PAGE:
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School board sheathes its barbs |

School board sheathes its barbs

Jonathan Potts
| Thursday, July 18, 2002 12:00 p.m

Because of the events of the past week, Wednesday night’s Pittsburgh school board meeting was notable for being perhaps the most peaceful session the bitterly divided board has had in months.

The closest thing to a controversy was a lengthy discussion over a program that places black teaching students from the University of Pittsburgh in selected city schools as interns.

During an executive session afterward, however, board members could be heard shouting. Later, members declined to discuss what had been said.

At the meeting, school board President Jean Fink questioned why those schools’ principals agreed to pay the interns $6,000 for the school year rather than the $5,000 called for in a contract Fink signed. Board members and administrators agreed to find a way to resolve the matter and still pay the interns what they were promised.

The school district, unfortunately, has bigger problems at hand. Last week, the Heinz Endowments and the Grable and Pittsburgh foundations cut off support to the Pittsburgh Public Schools because of worsening conflicts between the board’s two factions and Superintendent John Thompson. The foundations’ decision could cost the district almost $3.8 million.

Last night’s regularly scheduled agenda review meeting was the first time the board met publicly since the foundations’ announcement.

The conflicts erupted in December when a faction led by Fink took control of the board. The board cut $4.3 million from the 2002 budget and voted to reopen three schools that had been closed under the previous year’s budget. Since then, the two sides have fought over other issues.

Last night, school board member Jean Wood, a low-key member of the majority faction, told the Pittsburgh Tribune-Review that she and her allies made a mistake when they made the budget cuts without consulting the administration or other board members ahead of time. She conceded that she and fellow board members did not quite know what they were doing when they cut entire line items from Thompson’s proposed spending plan.

Wood stressed, however, that the majority had told Thompson they wanted him to cut the budget, which she said was inflated. Wood said the board should not be a rubber stamp for the administration. Wood said Thompson and the board are trying to set up a meeting with the foundations.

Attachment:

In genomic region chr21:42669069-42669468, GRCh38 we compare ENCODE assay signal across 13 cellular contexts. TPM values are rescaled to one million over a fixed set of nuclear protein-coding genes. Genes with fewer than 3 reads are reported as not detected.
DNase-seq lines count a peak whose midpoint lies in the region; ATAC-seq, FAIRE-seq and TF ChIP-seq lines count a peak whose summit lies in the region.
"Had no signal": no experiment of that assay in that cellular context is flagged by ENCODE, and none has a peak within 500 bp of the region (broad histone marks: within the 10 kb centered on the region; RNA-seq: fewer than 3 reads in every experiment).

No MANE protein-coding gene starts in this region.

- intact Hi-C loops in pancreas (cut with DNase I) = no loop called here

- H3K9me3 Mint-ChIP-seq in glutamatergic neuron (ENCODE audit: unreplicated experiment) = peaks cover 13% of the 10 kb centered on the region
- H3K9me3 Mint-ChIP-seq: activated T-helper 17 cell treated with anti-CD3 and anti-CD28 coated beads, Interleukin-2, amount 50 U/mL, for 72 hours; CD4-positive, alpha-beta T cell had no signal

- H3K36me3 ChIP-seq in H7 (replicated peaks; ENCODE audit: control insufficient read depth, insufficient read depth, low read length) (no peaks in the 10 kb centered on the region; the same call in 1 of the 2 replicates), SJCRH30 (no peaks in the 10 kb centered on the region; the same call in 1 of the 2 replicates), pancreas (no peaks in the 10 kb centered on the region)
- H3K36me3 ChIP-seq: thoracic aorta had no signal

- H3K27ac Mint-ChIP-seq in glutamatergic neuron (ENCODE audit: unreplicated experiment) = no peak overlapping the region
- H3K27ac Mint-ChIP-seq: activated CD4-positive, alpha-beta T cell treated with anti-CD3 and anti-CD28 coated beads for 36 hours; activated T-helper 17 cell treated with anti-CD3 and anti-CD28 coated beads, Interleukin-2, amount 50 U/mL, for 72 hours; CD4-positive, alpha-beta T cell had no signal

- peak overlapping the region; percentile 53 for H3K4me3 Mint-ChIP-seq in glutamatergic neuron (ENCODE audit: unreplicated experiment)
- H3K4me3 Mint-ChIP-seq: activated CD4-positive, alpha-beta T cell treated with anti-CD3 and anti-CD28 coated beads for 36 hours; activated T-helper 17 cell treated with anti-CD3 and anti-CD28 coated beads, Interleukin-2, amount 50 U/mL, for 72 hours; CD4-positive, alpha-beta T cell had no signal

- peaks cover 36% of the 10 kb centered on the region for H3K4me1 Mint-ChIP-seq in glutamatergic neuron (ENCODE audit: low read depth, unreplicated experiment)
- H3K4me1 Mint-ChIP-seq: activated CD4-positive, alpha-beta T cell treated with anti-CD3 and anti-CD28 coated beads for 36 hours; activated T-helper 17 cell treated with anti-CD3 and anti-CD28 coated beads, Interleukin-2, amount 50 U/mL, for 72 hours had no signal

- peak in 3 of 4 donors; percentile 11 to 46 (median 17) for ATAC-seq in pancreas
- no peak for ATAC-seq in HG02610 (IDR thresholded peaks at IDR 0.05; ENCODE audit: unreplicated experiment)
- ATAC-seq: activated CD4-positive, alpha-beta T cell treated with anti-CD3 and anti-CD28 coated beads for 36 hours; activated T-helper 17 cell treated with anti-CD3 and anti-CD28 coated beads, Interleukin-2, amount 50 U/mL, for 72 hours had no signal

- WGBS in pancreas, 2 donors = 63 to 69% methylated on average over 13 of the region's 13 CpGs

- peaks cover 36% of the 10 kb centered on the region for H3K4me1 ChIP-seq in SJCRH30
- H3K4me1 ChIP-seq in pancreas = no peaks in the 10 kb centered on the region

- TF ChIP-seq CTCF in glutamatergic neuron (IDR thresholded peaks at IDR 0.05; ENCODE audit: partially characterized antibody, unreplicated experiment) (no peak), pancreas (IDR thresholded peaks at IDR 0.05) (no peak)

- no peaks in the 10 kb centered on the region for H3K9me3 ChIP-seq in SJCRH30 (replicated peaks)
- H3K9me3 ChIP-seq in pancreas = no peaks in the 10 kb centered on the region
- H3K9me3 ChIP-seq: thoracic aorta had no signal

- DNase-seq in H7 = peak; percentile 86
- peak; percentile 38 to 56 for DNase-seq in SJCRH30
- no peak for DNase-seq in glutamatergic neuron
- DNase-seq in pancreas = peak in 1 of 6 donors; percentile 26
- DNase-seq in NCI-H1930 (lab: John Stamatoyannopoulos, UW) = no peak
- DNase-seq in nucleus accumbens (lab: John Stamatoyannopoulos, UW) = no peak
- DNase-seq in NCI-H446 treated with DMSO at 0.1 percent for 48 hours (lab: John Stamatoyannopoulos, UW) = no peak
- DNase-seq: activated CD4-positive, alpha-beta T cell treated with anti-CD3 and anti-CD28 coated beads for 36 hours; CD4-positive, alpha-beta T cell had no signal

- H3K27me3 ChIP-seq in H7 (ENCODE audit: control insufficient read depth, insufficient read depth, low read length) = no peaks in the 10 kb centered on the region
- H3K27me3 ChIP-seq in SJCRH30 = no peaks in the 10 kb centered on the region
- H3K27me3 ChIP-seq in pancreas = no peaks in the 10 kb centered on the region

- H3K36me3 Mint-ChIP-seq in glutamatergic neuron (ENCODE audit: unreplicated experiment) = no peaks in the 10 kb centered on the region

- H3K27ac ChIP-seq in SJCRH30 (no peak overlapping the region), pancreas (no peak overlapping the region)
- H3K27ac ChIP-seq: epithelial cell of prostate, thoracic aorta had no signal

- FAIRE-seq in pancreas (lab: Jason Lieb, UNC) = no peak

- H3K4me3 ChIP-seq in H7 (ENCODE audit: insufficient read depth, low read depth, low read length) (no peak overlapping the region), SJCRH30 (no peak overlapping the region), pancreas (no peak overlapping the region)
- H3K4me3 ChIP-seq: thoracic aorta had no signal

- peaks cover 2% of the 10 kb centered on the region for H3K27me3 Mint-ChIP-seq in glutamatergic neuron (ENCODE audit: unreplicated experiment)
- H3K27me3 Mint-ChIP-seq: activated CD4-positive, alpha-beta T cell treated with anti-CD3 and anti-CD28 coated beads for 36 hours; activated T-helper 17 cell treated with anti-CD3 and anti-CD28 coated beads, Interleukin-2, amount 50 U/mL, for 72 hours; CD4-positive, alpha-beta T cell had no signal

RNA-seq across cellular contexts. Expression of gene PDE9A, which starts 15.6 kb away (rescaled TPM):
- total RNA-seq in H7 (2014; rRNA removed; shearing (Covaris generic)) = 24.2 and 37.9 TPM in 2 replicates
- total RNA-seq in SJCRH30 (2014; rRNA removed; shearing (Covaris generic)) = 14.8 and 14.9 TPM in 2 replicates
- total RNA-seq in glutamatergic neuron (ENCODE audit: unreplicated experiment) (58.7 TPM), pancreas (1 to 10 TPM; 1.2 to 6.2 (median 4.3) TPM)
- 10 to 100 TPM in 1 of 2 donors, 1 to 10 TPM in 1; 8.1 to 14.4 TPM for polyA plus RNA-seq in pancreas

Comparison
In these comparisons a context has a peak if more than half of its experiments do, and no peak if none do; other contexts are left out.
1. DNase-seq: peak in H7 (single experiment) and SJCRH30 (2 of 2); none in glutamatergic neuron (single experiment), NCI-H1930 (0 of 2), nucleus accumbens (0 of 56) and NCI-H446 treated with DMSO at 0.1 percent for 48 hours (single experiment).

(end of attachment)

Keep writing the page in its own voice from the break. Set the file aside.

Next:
“The majority is part of the problem, but not the (only) problem,” Wood said.

The foundations have backed a plan by Pittsburgh Mayor Tom Murphy to appoint a task force of experts to come up with solutions, which could include recommendations for changing the way school board members are elected. Some city and state officials have recommended adding appointed members or members elected at-large, rather than by district.

Some critics of Fink and the board majority have questioned whether Murphy is the right to person to lead such an effort, because he supported Fink and her allies, board members Floyd McCrea and Theresa Colaizzi, in last year’s school board election.

“I will take some responsibility for what’s going on,” Murphy said yesterday following a news conference on an unrelated matter.

The mayor, however, said he was too concerned with his own re-election bid in the spring primary to pay much attention to school board races. In the November election, Murphy said that he simply supported the Democratic nominees, who happened to be Fink, McCrea and Colaizzi.

“The problem the school board has had is always wanting to point fingers at each other, and we need to look forward,” Murphy said.

The mayor said he still is working out the details of the task force.

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